Bound To Stay Bound

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 We were here
 Author: de la Pena, Matt

 Publisher:  Ember (2011)

 Classification: Fiction
 Physical Description: 357 p., ill., 21 cm

 BTSB No: 266025 ISBN: 9780385736671
 Ages: 14-18 Grades: 9-12

 Juvenile delinquents -- Fiction
 Runaway teenagers -- Fiction
 Friendship -- Fiction
 Guilt -- Fiction
 Brothers -- Fiction
 Vulgarity in popular culture -- Fiction
 California -- Fiction

Price: $9.83

Haunted by the event that sentences him to time in a group home, Miguel breaks out with two unlikely companions and together they begin their journey down the California coast hoping to get to Mexico and a new life.

Accelerated Reader Information:
   Interest Level: UG
   Reading Level: 5.00
   Points: 16.0   Quiz: 133424
Reading Counts Information:
   Interest Level: 9-12
   Reading Level: 5.70
   Points: 24.0   Quiz: 48092

Full Text Reviews:

Booklist - 09/01/2009 After being sentenced to a year in a California group home, Miguel Casteñeda, 16, breaks out with two other teens, Mong and Rondell. Together, they try to cross the border to Mexico, and Miguel writes in his journal about their journey. His colloquial narrative, laced with insults (but not obscenities), is fast, funny, smart, and heartbreaking as he describes how the three homeless runaways steal, hide, work, fight, bond, and care for each other. Unlike his mates, Miguel is an avid reader, and with the account of their daily struggle, he weaves in references to classics. There may be too much detail for some, but the contemporary survival adventure will keep readers hooked, as will the tension that builds from the story’s secrets. What did Miguel do that landed him in the group home? Why won’t his mother talk to him? The riveting climax shows, without a heavy message, that the hero’s journey is a search for himself. - Copyright 2009 Booklist.

School Library Journal - 12/01/2009 Gr 9 Up— Miguel struggles to forgive himself for a tragic event that changed his life and his family forever. He willingly accepts his one-year sentence to a juvenile detention center and the requirement that he keep a journal. De La Pea uses the conceit of the journal to tell the story in Miguel's words. At the center, Miguel befriends Rondell, a mentally challenged teen prone to violent outbursts, and Mong, a troubled boy with myriad physical and emotional problems. Mong organizes an escape, and with little apparent thought, Miguel and Rondell agree to join him. The boys' convoluted travels take them up and down the California coast and are recorded in Miguel's journal, along with his personal journey of self-discovery. It is frustrating that the salient event, the one that led to Miguel's incarceration, is kept from readers, and most other characters, until the end of the book. Once the truth of what happened is exposed, it is difficult to comprehend the callousness shown to Miguel by other family members; in fact, readers may question why he was imprisoned at all. The premise of juvenile delinquents on the run, camping out, and trying to survive and to find themselves will appeal to teens, but the story is just too drawn out to hold the interest of most of them.—Patricia N. McClune, Conestoga Valley High School, Lancaster, PA - Copyright 2009 Publishers Weekly, Library Journal and/or School Library Journal used with permission.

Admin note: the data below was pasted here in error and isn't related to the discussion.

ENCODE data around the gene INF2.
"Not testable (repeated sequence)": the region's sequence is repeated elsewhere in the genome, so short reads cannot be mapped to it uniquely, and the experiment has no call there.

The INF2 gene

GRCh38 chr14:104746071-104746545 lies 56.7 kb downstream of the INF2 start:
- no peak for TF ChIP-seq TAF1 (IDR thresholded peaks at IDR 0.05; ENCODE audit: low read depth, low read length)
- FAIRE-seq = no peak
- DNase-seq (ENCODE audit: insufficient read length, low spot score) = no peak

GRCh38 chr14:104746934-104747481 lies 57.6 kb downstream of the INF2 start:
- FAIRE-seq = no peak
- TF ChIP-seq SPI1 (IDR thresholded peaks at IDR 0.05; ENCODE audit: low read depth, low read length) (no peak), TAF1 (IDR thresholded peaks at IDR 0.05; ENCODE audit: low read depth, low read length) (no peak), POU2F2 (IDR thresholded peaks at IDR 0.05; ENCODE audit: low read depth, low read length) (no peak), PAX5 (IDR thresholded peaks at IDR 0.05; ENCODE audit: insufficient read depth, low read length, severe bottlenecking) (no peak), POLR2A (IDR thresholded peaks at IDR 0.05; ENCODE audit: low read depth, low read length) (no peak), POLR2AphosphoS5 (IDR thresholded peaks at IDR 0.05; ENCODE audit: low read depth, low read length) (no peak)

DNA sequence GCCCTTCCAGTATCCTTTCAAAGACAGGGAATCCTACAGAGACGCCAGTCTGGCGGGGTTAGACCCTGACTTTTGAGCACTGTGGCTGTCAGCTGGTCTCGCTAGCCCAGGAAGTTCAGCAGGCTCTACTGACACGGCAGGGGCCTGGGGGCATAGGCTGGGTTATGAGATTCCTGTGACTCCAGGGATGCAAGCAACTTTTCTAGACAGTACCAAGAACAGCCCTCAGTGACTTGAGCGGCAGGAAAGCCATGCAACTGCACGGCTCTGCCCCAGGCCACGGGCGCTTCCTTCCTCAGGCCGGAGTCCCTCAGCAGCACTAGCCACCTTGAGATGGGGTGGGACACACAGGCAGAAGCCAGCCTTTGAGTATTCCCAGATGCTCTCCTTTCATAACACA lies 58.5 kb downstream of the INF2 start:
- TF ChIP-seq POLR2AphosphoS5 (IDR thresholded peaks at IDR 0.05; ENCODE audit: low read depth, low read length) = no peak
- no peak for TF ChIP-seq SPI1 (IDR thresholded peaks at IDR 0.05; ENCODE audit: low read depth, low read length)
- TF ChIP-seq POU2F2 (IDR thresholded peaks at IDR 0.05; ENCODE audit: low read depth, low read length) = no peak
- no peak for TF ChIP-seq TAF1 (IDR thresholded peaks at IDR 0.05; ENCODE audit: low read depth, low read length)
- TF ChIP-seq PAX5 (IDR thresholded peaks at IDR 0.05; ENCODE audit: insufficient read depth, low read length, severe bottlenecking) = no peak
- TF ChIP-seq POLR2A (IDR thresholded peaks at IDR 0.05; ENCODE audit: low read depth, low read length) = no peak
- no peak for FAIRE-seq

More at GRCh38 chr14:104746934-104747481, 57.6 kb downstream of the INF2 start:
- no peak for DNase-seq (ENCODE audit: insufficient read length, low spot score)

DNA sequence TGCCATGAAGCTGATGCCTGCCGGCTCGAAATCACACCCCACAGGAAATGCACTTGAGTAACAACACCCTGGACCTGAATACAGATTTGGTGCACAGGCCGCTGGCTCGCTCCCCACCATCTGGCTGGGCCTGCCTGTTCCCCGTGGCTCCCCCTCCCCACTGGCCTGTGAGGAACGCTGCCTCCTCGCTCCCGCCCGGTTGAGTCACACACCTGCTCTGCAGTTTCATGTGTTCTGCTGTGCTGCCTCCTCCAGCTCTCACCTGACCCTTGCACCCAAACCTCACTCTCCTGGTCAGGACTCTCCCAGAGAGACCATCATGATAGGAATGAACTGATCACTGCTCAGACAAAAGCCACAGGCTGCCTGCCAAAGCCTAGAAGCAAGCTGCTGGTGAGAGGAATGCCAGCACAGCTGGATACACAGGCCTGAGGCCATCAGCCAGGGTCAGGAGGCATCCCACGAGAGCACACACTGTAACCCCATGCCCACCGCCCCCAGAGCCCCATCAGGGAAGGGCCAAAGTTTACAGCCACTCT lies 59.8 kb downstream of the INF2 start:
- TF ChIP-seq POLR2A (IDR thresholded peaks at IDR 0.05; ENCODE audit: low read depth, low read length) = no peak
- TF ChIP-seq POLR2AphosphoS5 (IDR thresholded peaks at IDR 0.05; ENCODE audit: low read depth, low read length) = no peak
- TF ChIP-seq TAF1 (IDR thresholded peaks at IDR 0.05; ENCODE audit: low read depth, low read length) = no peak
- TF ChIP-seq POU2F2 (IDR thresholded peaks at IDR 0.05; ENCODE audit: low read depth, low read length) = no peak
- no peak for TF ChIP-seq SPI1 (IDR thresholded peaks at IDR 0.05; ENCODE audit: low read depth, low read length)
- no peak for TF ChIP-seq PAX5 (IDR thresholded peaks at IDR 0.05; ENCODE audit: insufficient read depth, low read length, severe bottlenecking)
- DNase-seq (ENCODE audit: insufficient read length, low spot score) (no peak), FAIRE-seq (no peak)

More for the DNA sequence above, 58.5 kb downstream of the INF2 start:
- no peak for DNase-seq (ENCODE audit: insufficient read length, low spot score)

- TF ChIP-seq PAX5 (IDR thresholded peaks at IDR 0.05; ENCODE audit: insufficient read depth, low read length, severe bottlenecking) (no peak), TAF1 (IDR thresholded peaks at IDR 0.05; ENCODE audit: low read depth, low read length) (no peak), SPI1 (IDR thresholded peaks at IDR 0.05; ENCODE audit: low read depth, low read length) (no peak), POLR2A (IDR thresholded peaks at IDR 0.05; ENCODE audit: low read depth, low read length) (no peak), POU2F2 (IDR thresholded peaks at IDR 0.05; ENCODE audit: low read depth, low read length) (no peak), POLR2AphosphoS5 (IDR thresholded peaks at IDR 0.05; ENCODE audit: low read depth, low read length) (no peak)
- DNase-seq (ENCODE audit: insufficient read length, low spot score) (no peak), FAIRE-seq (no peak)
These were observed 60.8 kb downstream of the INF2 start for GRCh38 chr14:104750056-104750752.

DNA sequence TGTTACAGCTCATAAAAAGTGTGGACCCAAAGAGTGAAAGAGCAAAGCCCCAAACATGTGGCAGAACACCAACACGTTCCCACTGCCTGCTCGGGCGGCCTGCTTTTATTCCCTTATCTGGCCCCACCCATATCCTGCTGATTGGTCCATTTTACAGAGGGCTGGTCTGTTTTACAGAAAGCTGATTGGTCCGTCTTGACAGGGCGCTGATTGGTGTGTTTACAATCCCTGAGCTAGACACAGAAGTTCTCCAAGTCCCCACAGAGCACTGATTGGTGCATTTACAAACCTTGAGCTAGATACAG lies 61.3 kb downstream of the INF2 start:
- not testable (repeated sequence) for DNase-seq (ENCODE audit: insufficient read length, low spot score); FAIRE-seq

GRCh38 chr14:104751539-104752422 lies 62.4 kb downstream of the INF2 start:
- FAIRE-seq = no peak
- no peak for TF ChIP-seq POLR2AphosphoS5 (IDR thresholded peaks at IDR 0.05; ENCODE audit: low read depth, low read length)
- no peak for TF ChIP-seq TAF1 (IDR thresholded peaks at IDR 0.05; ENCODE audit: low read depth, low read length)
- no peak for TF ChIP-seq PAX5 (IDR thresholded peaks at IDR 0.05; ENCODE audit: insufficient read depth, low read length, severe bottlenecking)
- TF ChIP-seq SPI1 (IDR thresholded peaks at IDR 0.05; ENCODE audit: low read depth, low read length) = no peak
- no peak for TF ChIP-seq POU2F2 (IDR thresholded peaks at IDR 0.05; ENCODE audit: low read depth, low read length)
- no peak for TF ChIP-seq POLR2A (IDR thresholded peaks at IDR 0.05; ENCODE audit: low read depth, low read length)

Bulletin for the Center... - 01/01/2010 Miguel has been transferred from a juvenile detention facility to a small group home, and it is clear from the entries in his court-ordered journal that he’s a long way from coming to terms with his crime—a crime he regards as so heinous he will not name it. He tries to cope by projecting a lone-wolf persona, but when his erratic, often violent housemate, Mong, proposes an escape, Miguel and slow-witted Rondell willingly accompany him, heading down the California coast toward Mexico. Young adult readers will quickly identify the trope of troubled kids on a road trip to Self-Awareness and it’s a compelling one. For Mong, it’s a one-way trip that ends in suicide, but Miguel and Rondell reach Mexico, hit bottom, and work their way back to the home, stronger and wiser. There are elements of predictability here, but as in all good road-trip books, the interest lies in the journey rather than the destination, and the precisely drawn details of the trio’s deteriorating prospects should keep readers involved. EB - Copyright 2010 The Board of Trustees of the University of Illinois.

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